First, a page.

Alongside tough regulations to reduce greenhouse gas emissions, incentives are being made available to steelmakers to enable them to invest in more energy efficient, sustainable technologies. For information on how steel can transform itself into a more sustainable and environmentally friendly industry, see Steel Business Briefing‘s third annual Green Steel Strategies conference in Berlin on 19-20 April. For more information, click here.
SBB 12 December On the day the Australian government’s Steel Transformation Plan (STP) officially took effect, sheet and plate producer BlueScope Steel said it would tap the scheme for A$100m (US$100m) in “assistance.” The assistance package was announced by Canberra in August to help the country’s steel producers transition to the new carbon tax due to start in July next year.
Melbourne-headquartered BlueScope noted that the STP came into effect on 9 December and it would apply for an “early advance of $100m of payments allocated to it under the STP.”
In a statement, BlueScope chief executive Paul O’Malley said the STP advance, along with a capital raising and the restructuring of the company’s Australian operations, would help it “return to profitability and growth.”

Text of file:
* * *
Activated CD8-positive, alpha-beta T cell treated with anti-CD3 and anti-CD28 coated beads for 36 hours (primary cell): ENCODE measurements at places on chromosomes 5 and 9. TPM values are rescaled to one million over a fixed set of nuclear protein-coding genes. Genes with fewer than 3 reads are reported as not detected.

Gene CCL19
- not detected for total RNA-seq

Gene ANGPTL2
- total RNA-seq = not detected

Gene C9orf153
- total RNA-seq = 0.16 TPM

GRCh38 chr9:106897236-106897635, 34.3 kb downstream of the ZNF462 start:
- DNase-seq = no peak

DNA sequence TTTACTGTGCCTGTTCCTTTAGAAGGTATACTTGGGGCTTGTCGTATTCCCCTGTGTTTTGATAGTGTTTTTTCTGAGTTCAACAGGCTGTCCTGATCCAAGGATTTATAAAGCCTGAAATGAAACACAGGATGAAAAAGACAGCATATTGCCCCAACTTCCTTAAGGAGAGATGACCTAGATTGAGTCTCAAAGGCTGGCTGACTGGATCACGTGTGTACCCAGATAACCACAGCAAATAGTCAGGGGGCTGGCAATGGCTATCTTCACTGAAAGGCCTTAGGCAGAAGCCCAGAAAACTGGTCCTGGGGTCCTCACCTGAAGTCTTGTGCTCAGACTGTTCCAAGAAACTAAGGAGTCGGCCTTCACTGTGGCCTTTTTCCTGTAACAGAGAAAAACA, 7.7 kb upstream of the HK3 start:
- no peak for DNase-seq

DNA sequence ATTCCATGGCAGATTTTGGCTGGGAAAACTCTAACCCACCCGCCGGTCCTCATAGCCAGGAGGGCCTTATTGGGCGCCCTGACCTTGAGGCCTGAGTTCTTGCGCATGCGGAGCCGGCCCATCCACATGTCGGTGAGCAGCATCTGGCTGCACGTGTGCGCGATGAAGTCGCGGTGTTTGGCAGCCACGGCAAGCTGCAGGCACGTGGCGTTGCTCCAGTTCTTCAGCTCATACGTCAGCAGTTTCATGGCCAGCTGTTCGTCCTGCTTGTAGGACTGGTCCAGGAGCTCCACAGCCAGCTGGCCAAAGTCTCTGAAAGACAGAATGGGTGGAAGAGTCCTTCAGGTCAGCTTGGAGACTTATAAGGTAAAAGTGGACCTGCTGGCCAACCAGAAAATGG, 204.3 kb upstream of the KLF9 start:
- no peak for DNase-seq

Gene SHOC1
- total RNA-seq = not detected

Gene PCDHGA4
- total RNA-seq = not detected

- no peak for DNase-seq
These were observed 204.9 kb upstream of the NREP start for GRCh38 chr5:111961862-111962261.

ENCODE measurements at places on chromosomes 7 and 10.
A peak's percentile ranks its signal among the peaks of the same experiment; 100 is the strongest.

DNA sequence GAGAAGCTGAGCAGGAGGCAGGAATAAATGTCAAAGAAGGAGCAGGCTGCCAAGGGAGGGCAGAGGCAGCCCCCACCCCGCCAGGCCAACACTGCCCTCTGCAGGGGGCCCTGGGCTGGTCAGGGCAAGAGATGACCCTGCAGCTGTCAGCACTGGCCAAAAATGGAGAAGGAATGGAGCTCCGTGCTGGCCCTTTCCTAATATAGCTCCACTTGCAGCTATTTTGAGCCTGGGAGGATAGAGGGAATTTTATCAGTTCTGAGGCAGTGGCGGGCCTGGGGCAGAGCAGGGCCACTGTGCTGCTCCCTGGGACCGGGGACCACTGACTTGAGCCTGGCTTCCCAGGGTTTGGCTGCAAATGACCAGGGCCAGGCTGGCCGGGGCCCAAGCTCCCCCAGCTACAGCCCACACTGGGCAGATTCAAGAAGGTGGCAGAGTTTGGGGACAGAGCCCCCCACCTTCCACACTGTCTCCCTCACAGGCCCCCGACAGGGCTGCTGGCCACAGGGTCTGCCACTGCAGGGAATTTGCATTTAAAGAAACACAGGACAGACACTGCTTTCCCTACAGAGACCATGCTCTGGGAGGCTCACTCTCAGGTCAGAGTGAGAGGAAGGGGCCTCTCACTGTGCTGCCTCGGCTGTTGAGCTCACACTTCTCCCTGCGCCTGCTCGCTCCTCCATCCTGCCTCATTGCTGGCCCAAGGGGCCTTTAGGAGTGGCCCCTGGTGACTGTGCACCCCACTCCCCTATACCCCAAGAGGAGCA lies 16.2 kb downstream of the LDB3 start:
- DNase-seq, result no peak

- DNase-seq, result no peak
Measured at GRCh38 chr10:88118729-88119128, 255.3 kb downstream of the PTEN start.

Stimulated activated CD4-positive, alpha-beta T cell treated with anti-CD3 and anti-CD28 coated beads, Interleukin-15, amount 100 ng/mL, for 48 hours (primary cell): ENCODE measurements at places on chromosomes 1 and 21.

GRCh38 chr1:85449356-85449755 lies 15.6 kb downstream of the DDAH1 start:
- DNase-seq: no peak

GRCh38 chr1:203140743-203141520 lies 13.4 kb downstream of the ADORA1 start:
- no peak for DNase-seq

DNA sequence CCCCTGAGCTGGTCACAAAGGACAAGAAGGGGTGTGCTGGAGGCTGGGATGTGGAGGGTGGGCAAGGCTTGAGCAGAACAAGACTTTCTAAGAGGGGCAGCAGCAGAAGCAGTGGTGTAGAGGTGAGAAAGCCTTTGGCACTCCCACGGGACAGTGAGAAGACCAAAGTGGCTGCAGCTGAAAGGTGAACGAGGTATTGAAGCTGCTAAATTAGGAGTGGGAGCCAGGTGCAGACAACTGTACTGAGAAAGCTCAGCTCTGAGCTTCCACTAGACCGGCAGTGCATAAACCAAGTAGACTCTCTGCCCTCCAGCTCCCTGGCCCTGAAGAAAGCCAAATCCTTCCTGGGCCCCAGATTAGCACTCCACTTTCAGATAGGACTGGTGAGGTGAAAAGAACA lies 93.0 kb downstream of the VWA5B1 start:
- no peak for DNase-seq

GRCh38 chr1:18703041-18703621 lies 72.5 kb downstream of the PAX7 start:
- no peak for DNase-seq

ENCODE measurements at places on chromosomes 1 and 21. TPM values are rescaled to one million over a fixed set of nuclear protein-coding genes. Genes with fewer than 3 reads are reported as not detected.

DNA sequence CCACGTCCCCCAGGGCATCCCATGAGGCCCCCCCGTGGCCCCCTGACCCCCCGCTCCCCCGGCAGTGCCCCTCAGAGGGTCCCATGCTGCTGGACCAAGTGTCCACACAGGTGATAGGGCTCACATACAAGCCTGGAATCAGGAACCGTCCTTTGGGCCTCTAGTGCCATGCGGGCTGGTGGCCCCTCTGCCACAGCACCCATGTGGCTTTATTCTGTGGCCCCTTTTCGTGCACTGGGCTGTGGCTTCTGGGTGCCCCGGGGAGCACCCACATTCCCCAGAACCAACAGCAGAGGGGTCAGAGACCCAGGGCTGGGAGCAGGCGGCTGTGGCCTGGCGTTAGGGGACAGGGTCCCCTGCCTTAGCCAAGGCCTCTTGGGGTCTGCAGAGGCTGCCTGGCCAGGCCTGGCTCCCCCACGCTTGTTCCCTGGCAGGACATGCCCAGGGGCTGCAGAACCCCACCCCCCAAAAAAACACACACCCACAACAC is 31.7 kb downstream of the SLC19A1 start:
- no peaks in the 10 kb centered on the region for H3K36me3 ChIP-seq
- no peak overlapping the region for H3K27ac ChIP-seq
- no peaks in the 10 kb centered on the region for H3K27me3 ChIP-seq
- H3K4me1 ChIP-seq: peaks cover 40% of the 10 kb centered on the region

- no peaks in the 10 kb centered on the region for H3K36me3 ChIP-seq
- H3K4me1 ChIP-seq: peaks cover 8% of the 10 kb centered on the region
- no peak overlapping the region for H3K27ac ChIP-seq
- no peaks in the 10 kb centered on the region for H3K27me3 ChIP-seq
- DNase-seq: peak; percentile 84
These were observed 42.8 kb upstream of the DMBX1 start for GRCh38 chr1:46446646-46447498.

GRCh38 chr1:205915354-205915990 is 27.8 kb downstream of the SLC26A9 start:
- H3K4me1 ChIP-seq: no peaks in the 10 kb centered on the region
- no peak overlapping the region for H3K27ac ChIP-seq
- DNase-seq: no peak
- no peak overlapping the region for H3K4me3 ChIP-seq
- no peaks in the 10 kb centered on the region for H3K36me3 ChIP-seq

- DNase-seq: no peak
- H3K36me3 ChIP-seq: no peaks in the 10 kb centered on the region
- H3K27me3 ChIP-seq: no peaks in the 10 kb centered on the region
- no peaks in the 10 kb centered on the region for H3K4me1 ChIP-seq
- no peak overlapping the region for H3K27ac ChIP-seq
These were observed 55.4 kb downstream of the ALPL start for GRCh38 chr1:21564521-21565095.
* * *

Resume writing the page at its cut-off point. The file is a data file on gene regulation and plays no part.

“We believe the federal government’s Steel Transformation Plan is tangible evidence of the importance the government places on having a viable, competitive and innovative domestic steel industry in this country,” he said.
BlueScope put the No.6 blast furnace at its Port Kembla works, south of Sydney, on care and maintenance in early October, along with a hot strip mill near Melbourne, as part of its strategy to exit loss-making exports.
The flat steel producer has reduced crude steel capacity to 2.6m tonnes/year, which will primarily target the domestic construction sector. However, BlueScope’s target markets of home and high-rise property construction continue to contract and much of the new large-project work in Australia uses steel imported from Asia, Steel Business Briefing notes.